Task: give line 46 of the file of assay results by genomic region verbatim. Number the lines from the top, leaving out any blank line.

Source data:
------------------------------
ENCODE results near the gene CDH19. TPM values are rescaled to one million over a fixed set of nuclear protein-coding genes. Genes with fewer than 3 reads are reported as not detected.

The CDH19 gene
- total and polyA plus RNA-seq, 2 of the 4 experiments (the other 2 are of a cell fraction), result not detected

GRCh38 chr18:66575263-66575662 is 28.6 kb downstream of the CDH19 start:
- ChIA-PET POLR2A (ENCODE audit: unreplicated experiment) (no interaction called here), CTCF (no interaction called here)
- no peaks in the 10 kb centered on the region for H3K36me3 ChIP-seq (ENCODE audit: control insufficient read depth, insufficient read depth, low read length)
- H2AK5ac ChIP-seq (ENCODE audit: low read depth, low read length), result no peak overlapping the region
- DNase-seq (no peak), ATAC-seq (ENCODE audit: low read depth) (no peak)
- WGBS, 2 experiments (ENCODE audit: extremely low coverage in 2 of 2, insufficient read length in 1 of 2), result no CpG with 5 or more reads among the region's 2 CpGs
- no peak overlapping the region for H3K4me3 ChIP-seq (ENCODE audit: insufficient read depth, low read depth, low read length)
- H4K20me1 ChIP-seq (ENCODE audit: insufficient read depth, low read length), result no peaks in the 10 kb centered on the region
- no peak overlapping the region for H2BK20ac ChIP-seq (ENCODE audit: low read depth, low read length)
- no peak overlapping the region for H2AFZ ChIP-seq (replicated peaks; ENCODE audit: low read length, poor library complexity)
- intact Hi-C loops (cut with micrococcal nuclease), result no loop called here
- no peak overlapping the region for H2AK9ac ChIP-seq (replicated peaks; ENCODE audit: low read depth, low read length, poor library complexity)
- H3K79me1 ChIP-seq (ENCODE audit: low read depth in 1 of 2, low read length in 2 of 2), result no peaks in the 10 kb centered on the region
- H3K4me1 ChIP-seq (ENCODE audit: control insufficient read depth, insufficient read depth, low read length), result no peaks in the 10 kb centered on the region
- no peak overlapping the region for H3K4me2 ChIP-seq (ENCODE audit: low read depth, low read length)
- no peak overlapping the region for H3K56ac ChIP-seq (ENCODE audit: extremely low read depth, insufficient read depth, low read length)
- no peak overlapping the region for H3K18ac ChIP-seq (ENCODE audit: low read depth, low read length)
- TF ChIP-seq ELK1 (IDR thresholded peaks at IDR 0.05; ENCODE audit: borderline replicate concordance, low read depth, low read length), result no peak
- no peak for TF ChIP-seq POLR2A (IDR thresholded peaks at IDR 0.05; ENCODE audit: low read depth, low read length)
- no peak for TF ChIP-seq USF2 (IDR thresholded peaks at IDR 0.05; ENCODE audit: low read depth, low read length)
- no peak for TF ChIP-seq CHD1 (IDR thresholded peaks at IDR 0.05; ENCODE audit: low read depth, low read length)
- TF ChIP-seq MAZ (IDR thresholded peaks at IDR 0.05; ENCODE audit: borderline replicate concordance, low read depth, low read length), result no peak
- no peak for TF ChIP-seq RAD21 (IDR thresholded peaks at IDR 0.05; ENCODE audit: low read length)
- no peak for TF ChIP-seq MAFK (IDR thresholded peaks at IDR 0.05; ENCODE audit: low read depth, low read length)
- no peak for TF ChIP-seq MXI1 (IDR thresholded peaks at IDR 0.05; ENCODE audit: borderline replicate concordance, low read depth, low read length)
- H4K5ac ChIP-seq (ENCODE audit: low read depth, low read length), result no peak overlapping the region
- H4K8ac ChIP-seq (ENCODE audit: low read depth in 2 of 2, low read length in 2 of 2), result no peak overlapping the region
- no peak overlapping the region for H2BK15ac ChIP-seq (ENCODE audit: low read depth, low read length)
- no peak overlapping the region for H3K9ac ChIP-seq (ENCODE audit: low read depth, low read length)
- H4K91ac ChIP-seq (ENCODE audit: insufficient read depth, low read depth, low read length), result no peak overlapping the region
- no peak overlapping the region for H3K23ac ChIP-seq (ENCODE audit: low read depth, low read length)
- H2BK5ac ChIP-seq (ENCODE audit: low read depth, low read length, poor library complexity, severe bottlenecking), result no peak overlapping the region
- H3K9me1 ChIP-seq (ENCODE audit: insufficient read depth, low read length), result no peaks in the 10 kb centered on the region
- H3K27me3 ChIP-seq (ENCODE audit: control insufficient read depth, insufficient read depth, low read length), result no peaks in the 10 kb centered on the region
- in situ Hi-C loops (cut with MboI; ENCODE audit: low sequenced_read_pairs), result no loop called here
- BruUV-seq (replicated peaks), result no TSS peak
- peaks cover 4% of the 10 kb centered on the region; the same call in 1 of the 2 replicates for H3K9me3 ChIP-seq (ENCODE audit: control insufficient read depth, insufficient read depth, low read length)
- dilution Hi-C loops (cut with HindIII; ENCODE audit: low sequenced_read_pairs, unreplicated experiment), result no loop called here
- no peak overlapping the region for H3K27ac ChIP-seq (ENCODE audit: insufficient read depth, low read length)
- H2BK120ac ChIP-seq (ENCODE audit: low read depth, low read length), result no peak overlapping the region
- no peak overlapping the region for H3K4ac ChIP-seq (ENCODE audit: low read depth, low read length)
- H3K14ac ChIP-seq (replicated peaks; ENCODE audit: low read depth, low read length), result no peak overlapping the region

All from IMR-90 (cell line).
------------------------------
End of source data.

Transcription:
All from IMR-90 (cell line).